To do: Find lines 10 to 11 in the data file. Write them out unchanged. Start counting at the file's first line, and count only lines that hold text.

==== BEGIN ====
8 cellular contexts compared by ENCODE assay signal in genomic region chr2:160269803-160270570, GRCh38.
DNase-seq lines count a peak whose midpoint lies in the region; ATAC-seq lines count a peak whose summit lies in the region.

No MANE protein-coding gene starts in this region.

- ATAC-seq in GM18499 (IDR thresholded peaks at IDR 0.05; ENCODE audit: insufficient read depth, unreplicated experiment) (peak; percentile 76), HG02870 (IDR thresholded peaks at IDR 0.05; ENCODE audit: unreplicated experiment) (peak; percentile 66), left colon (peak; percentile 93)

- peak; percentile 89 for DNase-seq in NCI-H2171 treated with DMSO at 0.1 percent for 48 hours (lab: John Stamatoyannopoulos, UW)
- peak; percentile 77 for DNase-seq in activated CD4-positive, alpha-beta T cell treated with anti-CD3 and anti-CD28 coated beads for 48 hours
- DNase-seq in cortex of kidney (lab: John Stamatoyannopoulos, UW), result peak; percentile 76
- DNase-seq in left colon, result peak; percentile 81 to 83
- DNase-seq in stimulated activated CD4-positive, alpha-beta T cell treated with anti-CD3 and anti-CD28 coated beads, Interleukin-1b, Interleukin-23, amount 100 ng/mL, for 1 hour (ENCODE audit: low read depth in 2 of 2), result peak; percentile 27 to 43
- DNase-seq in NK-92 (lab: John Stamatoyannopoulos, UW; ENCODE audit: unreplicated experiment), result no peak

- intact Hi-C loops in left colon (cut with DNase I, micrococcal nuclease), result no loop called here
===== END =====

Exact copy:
- DNase-seq in NK-92 (lab: John Stamatoyannopoulos, UW; ENCODE audit: unreplicated experiment), result no peak

- intact Hi-C loops in left colon (cut with DNase I, micrococcal nuclease), result no loop called here